This is a long, languid romance between Daniel, the tattooed professor dropped in the middle of Michigan, and Rex, the quiet small-town carpenter. It’s all told from Daniel’s POV, and he is a jumble of nerves, caffeine, foul language, and insecurity. He’s freaking adorable, like if Tim Federle went into academia instead of Broadway. This review could just be quotes and you would all buy the book immediately.
Daniel grew up poor, one of five sons of a mechanic. With encouragement from his professors, he made it all the way to a PhD, but his family is not impressed. He interviews for a job at a small private college in Michigan, and meets Rex after crashing his rental car. He thinks Rex is straight.
The last thing I need is for tomorrow’s local paper — if they even have a paper in this town — to carry a story that reads, “Out of town gay man found beaten to death in cabin of unfairly handsome local straight bruiser. Police assume queer panic ensued after out of town gay made a pass at straight bruiser.”
Daniel gets the job and moves into a tiny apartment. He’s always waiting for his next paycheck to buy a better blanket or a warmer coat. He gets known around town because he has a lot of tattoos (his best friend is a tattoo artist) and he’s gay.
“You’re the professor! The gay one from New York!”
“Holy sh*t. I am from f*cking Philadelphia, for the love of god. And how does everyone know I’m gay? Not like I care. Just, seriously, you all gossip like a sewing circle.”
He runs into Rex again, and after a few meetings, Rex asks him out.
I even bought apples because it seemed like something someone who got asked on a date might do.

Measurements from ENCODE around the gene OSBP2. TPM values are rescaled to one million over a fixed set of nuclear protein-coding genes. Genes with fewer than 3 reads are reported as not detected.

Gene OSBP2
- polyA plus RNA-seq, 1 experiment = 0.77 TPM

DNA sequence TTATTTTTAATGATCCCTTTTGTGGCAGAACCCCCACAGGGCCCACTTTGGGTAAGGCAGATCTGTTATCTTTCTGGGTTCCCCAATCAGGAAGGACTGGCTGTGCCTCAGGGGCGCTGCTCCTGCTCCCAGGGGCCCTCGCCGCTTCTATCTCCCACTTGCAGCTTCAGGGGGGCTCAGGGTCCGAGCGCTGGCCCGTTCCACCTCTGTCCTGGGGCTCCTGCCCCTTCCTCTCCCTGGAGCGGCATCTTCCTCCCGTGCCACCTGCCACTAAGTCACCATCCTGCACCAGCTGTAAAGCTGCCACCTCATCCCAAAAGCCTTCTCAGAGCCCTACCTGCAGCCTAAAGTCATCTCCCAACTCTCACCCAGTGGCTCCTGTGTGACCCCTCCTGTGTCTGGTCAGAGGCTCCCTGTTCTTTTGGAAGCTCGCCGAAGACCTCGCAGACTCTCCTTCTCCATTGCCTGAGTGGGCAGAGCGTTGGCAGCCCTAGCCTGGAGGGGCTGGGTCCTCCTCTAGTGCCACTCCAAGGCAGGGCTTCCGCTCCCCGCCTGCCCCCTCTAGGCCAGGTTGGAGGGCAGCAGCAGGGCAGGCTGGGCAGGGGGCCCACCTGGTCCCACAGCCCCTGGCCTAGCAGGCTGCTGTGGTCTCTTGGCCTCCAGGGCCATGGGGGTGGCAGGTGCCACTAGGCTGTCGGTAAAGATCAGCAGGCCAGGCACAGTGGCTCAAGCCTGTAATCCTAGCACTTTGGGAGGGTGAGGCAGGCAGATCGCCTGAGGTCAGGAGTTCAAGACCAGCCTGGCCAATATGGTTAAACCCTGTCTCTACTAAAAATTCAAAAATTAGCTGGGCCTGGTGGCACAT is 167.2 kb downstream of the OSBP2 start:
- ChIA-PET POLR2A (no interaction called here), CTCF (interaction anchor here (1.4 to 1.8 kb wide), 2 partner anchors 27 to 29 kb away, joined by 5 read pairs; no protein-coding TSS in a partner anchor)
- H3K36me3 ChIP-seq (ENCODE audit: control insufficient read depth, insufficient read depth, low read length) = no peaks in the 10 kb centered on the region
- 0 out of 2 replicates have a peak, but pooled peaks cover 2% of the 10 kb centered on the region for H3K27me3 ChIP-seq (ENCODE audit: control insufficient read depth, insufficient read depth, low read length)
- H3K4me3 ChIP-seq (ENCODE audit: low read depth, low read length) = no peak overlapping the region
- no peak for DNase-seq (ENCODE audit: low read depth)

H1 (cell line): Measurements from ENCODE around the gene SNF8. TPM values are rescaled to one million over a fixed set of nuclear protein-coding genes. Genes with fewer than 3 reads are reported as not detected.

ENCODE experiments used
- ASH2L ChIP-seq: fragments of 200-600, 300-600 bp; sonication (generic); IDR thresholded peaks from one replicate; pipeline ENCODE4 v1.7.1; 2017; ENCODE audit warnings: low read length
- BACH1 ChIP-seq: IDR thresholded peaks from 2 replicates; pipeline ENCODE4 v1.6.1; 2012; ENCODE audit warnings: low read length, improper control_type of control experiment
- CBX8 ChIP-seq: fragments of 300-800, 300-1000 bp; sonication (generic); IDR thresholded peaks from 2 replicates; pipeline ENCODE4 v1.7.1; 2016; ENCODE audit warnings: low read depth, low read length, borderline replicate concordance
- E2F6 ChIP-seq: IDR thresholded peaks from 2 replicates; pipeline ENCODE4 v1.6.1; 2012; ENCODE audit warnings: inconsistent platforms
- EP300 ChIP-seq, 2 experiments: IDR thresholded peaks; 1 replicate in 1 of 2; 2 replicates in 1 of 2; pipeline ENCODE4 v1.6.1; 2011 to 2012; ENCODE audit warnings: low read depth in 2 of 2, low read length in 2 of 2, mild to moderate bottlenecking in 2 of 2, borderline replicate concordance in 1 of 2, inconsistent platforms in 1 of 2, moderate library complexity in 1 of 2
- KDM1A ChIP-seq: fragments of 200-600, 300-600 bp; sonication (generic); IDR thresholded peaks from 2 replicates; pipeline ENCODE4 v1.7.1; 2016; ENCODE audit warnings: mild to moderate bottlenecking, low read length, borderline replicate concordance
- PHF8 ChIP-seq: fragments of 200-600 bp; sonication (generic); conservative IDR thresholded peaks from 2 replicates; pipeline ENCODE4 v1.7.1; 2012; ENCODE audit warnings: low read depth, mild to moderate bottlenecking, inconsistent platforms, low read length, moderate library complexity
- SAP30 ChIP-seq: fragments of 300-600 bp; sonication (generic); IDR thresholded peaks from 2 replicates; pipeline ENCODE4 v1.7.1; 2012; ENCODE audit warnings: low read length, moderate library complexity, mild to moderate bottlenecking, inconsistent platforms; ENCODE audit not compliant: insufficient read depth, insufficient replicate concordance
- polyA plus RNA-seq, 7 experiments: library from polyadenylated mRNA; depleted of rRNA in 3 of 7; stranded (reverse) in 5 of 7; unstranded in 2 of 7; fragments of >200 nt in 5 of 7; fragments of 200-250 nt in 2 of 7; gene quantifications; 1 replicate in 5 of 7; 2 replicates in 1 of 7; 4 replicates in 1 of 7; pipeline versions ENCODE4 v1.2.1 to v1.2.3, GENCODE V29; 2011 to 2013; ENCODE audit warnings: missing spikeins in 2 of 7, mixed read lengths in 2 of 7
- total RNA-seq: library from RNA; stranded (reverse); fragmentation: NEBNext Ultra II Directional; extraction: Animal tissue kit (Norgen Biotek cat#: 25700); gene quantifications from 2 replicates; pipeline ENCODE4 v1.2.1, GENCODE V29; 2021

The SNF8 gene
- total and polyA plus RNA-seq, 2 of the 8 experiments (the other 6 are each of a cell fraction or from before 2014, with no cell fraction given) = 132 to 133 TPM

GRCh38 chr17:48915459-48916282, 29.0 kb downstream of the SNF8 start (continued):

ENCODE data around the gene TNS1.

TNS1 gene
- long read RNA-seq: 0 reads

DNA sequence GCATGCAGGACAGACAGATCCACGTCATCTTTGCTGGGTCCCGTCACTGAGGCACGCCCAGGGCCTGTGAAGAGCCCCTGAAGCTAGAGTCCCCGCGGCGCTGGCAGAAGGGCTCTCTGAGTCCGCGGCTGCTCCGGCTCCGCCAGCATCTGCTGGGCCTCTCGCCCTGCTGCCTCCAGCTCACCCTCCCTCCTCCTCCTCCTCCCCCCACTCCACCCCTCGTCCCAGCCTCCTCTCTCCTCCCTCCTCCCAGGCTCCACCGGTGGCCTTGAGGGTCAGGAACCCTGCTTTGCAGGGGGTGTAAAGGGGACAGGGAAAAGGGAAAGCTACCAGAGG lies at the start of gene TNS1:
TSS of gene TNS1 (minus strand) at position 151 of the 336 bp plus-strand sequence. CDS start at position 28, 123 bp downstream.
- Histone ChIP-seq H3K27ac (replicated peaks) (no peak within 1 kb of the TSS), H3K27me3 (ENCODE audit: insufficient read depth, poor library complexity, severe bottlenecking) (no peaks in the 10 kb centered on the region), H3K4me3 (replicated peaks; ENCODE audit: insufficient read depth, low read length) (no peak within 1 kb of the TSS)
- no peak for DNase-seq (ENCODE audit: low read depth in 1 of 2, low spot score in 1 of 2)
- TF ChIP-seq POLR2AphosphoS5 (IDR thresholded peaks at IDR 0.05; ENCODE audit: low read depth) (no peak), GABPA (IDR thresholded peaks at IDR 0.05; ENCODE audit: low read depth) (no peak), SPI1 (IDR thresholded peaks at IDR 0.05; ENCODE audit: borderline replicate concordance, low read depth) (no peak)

The story unfolds over time, as Daniel and Rex learn the ups and downs of being in a relationship. Neither one has much experience there, so there’s a lot of panic (by Daniel) and reassurance (by Rex). Also a lot of sex. In between that, we get some small town characters, slices of the poor new professor lifestyle, and a healthy chunk of Daniel’s childhood angst. Daniel rambles about literary naturalism and Marxist materialist criticism when he’s nervous, his hair always looks messy because he pulls on it when he’s irritated, he has a special named after him at the coffee shop (3 shots of espresso in a large coffee), and his first attempt at cooking for Rex goes badly.
“Ew, get away,” I say. “You taste like death eggs and fire toast.”
I really enjoyed spending all this time in Daniel’s head. As I said, the story kind of rambles along, no dramatic plot other than two guys carefully falling in love and learning to rely on each other. It’s adorable and funny.
Click to purchase: Amazon
In the Middle of Somewhere
by Roan Parrish
Release Date: July 10, 2015
Publisher: Dreamspinner Press